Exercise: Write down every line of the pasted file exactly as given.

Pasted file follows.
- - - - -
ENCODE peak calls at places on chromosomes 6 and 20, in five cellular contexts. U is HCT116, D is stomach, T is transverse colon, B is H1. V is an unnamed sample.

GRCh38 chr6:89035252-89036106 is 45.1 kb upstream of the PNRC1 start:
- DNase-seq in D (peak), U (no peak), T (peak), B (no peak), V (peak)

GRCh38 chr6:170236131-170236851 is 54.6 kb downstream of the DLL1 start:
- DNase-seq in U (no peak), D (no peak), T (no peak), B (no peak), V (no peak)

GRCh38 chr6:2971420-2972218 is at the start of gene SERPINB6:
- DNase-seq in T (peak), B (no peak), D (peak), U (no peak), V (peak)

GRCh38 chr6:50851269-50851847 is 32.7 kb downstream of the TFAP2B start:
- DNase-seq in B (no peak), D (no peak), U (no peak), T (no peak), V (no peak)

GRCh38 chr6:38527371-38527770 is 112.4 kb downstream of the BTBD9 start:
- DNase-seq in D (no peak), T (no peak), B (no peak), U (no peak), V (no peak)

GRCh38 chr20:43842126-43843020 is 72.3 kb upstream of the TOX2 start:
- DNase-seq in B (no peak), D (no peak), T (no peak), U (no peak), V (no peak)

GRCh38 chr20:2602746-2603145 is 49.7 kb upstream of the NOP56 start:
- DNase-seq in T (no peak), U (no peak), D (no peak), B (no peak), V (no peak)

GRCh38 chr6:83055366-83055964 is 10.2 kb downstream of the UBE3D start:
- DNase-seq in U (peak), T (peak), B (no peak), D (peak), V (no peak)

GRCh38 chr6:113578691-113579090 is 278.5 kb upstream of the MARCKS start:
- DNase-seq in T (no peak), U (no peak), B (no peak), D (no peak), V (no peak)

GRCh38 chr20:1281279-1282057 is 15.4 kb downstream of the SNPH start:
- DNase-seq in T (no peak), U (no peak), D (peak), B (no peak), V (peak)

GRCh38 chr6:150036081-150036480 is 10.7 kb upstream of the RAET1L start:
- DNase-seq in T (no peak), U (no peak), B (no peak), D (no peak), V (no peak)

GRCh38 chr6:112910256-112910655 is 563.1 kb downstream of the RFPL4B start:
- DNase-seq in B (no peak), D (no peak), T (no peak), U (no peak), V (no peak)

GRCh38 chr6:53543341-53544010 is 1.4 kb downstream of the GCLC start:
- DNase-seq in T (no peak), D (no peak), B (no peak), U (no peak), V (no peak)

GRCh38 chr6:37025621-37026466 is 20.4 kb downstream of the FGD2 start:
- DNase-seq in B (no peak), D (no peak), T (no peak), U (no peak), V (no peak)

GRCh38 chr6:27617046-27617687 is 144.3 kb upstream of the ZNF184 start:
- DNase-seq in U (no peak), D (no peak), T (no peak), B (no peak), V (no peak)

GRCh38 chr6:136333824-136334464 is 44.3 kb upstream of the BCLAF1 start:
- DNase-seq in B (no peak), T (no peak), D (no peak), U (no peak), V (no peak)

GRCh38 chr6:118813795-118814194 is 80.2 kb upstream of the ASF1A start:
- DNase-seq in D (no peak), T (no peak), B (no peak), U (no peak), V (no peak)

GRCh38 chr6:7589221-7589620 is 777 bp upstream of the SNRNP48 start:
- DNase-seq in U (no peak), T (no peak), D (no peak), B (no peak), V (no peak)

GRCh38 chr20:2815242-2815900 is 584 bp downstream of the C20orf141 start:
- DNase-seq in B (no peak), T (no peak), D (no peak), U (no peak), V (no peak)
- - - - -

ENCODE peak calls at places on chromosomes 6 and 20, in five cellular contexts. U is HCT116, D is stomach, T is transverse colon, B is H1. V is an unnamed sample.

GRCh38 chr6:89035252-89036106 is 45.1 kb upstream of the PNRC1 start:
- DNase-seq in D (peak), U (no peak), T (peak), B (no peak), V (peak)

GRCh38 chr6:170236131-170236851 is 54.6 kb downstream of the DLL1 start:
- DNase-seq in U (no peak), D (no peak), T (no peak), B (no peak), V (no peak)

GRCh38 chr6:2971420-2972218 is at the start of gene SERPINB6:
- DNase-seq in T (peak), B (no peak), D (peak), U (no peak), V (peak)

GRCh38 chr6:50851269-50851847 is 32.7 kb downstream of the TFAP2B start:
- DNase-seq in B (no peak), D (no peak), U (no peak), T (no peak), V (no peak)

GRCh38 chr6:38527371-38527770 is 112.4 kb downstream of the BTBD9 start:
- DNase-seq in D (no peak), T (no peak), B (no peak), U (no peak), V (no peak)

GRCh38 chr20:43842126-43843020 is 72.3 kb upstream of the TOX2 start:
- DNase-seq in B (no peak), D (no peak), T (no peak), U (no peak), V (no peak)

GRCh38 chr20:2602746-2603145 is 49.7 kb upstream of the NOP56 start:
- DNase-seq in T (no peak), U (no peak), D (no peak), B (no peak), V (no peak)

GRCh38 chr6:83055366-83055964 is 10.2 kb downstream of the UBE3D start:
- DNase-seq in U (peak), T (peak), B (no peak), D (peak), V (no peak)

GRCh38 chr6:113578691-113579090 is 278.5 kb upstream of the MARCKS start:
- DNase-seq in T (no peak), U (no peak), B (no peak), D (no peak), V (no peak)

GRCh38 chr20:1281279-1282057 is 15.4 kb downstream of the SNPH start:
- DNase-seq in T (no peak), U (no peak), D (peak), B (no peak), V (peak)

GRCh38 chr6:150036081-150036480 is 10.7 kb upstream of the RAET1L start:
- DNase-seq in T (no peak), U (no peak), B (no peak), D (no peak), V (no peak)

GRCh38 chr6:112910256-112910655 is 563.1 kb downstream of the RFPL4B start:
- DNase-seq in B (no peak), D (no peak), T (no peak), U (no peak), V (no peak)

GRCh38 chr6:53543341-53544010 is 1.4 kb downstream of the GCLC start:
- DNase-seq in T (no peak), D (no peak), B (no peak), U (no peak), V (no peak)

GRCh38 chr6:37025621-37026466 is 20.4 kb downstream of the FGD2 start:
- DNase-seq in B (no peak), D (no peak), T (no peak), U (no peak), V (no peak)

GRCh38 chr6:27617046-27617687 is 144.3 kb upstream of the ZNF184 start:
- DNase-seq in U (no peak), D (no peak), T (no peak), B (no peak), V (no peak)

GRCh38 chr6:136333824-136334464 is 44.3 kb upstream of the BCLAF1 start:
- DNase-seq in B (no peak), T (no peak), D (no peak), U (no peak), V (no peak)

GRCh38 chr6:118813795-118814194 is 80.2 kb upstream of the ASF1A start:
- DNase-seq in D (no peak), T (no peak), B (no peak), U (no peak), V (no peak)

GRCh38 chr6:7589221-7589620 is 777 bp upstream of the SNRNP48 start:
- DNase-seq in U (no peak), T (no peak), D (no peak), B (no peak), V (no peak)

GRCh38 chr20:2815242-2815900 is 584 bp downstream of the C20orf141 start:
- DNase-seq in B (no peak), T (no peak), D (no peak), U (no peak), V (no peak)